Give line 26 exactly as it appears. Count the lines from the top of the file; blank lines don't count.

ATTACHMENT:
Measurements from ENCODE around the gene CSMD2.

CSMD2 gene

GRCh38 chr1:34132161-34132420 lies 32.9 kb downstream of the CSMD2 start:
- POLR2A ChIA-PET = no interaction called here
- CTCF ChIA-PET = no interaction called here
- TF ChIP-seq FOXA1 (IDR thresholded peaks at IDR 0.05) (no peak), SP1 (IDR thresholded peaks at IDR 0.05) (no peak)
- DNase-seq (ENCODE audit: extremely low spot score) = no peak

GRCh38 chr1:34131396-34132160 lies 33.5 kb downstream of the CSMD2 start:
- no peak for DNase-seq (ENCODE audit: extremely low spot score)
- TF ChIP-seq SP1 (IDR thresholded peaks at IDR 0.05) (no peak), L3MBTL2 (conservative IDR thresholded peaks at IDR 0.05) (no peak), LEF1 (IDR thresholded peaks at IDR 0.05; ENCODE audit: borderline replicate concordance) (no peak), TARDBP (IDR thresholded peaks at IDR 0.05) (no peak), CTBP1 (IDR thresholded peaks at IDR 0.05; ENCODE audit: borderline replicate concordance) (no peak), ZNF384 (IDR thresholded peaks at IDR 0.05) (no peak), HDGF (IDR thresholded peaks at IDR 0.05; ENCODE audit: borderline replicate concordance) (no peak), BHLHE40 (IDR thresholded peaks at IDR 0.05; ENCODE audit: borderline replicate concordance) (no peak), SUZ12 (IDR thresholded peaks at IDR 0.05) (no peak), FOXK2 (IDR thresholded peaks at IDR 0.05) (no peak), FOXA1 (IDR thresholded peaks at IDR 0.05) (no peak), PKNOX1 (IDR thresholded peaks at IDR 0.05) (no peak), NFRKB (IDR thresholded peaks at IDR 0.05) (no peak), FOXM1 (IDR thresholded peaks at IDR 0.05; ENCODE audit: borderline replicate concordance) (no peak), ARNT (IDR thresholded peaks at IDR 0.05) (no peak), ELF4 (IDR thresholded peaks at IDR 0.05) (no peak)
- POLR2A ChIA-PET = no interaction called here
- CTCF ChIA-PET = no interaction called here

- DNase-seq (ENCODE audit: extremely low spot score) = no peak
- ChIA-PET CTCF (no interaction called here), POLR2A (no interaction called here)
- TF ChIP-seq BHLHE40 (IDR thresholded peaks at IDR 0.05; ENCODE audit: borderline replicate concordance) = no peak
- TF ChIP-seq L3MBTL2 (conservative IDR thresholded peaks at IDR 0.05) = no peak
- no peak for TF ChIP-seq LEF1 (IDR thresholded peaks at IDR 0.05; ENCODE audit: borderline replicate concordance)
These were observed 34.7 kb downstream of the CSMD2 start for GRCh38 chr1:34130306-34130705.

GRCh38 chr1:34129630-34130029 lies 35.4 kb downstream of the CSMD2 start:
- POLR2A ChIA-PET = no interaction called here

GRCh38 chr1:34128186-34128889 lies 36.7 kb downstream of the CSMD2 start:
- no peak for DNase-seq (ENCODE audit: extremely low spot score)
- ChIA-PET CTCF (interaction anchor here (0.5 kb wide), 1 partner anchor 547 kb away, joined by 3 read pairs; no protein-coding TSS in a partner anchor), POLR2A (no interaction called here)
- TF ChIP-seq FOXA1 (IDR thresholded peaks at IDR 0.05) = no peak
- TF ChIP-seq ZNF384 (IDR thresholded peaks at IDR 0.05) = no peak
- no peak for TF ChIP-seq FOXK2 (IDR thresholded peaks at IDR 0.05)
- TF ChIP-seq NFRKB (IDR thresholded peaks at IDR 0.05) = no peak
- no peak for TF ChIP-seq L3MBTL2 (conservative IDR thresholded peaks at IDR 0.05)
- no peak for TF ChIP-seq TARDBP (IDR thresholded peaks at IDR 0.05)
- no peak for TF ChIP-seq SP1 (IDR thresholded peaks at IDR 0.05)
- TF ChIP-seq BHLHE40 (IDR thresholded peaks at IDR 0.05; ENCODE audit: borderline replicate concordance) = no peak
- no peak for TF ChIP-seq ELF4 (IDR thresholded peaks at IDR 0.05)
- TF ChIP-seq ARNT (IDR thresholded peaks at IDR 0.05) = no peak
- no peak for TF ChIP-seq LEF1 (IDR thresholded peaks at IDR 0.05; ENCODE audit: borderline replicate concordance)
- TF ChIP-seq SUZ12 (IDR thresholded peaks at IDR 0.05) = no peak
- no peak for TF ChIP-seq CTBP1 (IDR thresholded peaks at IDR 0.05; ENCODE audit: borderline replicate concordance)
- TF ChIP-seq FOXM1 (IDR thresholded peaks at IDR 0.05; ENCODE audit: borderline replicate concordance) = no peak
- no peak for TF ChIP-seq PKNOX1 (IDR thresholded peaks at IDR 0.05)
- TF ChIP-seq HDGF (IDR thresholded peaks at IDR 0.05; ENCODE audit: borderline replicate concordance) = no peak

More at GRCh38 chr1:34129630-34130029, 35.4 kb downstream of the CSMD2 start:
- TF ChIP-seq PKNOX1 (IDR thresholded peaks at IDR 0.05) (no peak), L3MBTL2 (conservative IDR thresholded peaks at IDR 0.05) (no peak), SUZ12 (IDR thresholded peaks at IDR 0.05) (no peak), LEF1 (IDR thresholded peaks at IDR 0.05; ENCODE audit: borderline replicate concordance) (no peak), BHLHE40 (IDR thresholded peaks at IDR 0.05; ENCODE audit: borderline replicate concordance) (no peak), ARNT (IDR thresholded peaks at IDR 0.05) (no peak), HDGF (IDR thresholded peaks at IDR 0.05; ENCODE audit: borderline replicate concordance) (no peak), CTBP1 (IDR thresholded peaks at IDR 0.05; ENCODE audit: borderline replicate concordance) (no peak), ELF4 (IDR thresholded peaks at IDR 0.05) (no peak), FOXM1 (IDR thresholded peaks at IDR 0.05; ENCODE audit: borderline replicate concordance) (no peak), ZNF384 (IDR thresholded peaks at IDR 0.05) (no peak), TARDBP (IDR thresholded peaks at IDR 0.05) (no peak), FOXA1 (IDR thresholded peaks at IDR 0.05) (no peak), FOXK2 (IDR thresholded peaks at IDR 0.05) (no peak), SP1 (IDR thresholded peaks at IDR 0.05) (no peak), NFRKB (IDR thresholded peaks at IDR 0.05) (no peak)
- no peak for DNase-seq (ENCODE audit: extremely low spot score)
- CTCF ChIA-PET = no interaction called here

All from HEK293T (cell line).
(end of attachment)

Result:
- no peak for TF ChIP-seq FOXK2 (IDR thresholded peaks at IDR 0.05)